The world’s most profitable company listed its first public shares in the first week of December – in the largest IPO of all time – and you didn’t get your chance to buy? Don’t worry, be happy. May I offer you a much better idea?
The Saudi Aramco pre-IPO price guidance tells us at least one of three things. Either:
- The Saudi Aramco IPO is way overpriced. Or,
- US energy stocks are way underpriced. Or,
- Both of these things are true at the same time.
If we check out the S&P 500 Energy Index (ticker symbol SPN) , made up of the 28 largest US-listed companies, they make a nice comparison with the Aramco listing. I’ll start with the math comparison, and later move on to comparing governance.
Aramco sold 1.5% of itself and priced at the IPO in December as initially worth $1.7 trillion.1 The 28 US-based companies in the SPN are currently valued by public markets, if you add them all up, at 1.1 trillion. In other words, they are valued at 35% less than where Aramco launched.
Aramco produced annual profits of just over $111 billion in 2018. Meanwhile, the SPN companies produce annual profits, if you add them all up, of $291 billion. In other words 262% more in annual profit for US energy companies than Aramco. I don’t know. 2.62 times the annual profit at 65% of the price? That’s my dumb, but also pretty good way, to look at it.
I suppose you could get into proven oil and gas reserves and more complicated analysis here on the future profitability of exploration and production companies, but I like simple, so thanks for indulging me on my simple analysis.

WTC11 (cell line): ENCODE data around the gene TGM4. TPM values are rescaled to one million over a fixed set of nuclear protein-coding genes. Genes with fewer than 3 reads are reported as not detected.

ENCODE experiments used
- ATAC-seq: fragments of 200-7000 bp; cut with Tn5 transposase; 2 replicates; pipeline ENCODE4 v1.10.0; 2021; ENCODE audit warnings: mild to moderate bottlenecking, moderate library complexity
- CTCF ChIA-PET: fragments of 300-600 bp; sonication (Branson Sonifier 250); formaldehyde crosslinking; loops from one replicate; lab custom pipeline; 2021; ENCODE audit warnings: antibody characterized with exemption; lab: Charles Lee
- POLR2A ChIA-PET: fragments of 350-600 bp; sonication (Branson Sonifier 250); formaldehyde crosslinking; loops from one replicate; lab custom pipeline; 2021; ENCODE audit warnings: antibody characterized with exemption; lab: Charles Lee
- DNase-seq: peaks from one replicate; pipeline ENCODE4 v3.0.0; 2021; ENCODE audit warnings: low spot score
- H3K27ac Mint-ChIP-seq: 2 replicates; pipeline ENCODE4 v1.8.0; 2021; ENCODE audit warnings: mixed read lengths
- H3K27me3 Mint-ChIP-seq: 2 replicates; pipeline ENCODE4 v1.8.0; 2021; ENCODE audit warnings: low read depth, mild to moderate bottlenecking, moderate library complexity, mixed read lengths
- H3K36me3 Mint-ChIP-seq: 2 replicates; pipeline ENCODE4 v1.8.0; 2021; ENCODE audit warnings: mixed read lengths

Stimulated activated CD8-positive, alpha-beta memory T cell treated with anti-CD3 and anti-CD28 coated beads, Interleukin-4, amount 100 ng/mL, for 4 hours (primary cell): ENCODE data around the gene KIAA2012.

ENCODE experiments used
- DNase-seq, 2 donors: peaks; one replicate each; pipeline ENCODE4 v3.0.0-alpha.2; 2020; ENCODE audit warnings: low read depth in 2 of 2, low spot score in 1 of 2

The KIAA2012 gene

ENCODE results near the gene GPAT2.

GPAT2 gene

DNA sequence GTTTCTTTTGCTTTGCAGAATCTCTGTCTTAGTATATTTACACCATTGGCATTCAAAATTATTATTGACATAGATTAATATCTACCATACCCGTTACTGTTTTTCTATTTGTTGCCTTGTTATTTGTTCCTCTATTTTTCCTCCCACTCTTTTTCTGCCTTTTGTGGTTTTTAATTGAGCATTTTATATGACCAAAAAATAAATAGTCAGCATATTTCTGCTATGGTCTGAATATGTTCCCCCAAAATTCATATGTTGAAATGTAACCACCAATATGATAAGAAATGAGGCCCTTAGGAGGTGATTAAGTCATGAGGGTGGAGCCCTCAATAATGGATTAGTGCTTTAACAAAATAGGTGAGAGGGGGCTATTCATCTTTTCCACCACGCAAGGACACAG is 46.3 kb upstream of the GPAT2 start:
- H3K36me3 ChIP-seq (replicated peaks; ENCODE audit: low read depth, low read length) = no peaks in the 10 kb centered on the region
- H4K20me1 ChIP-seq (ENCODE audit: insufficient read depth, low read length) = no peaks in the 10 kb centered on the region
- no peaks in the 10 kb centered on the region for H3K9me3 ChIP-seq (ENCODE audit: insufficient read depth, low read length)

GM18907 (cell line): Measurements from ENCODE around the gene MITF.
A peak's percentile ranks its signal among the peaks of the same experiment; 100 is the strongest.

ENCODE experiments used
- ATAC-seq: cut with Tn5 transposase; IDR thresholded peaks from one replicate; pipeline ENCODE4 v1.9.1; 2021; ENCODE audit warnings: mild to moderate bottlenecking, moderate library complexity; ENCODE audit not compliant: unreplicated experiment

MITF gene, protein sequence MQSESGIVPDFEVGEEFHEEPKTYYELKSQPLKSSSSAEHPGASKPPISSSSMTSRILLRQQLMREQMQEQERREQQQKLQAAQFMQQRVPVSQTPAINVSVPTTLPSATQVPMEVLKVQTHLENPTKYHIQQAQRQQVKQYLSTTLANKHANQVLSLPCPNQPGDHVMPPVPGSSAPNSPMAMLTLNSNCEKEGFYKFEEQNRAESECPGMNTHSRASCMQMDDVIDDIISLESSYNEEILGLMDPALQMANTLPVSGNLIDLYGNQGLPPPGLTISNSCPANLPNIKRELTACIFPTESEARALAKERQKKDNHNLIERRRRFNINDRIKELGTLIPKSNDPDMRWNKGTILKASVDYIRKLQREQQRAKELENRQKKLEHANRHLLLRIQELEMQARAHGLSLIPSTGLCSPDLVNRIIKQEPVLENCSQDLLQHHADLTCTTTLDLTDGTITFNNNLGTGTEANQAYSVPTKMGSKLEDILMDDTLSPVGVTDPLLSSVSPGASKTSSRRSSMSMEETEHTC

What other way can we understand the relative performance and value of US energy stocks? Here’s one. While the US S&P 500 Index representing all 500 of the largest US-based stocks soared 178% between 2009 and 2018, the S&P E&P Index representing the largest oil and gas companies shrunk 2% overall.
Also, the US energy sector market value, as a percentage of the S&P 500, has hit an all-time low in 2019. So investors are merely modestly valuing US-based energy companies, and valuing them relatively less than they ever have. Just interesting to note.
I think markets are rarely wrong in the long run, so what explains this US energy sector versus Aramco anomaly? In the case of Aramco at least, it’s worth remembering the stock market did not actually drived the IPO price here.
Let’s briefly recap the history of the Saudi Aramco IPO. This is Saudi Arabia’s state-owned oil company, formed after the Kingdom nationalized holdings from oil giants Exxon, Texaco and Mobile between 1973 and 1976. Aramco has been sovereign-owned since then. The current leadership of the country, Crown Prince Mohammad Bin Salman al Saud (known as ‘MbS’ to the kool kids) believes that:
1. They have the world’s single most profitable company, and
2. MbS has long thought that they could sell some of the world’s most profitable company on the global stock market, they could use the proceeds to diversify into other industries and technologies.
This makes perfect logical economic development sense for the long term prospects of the Saudi Kingdom.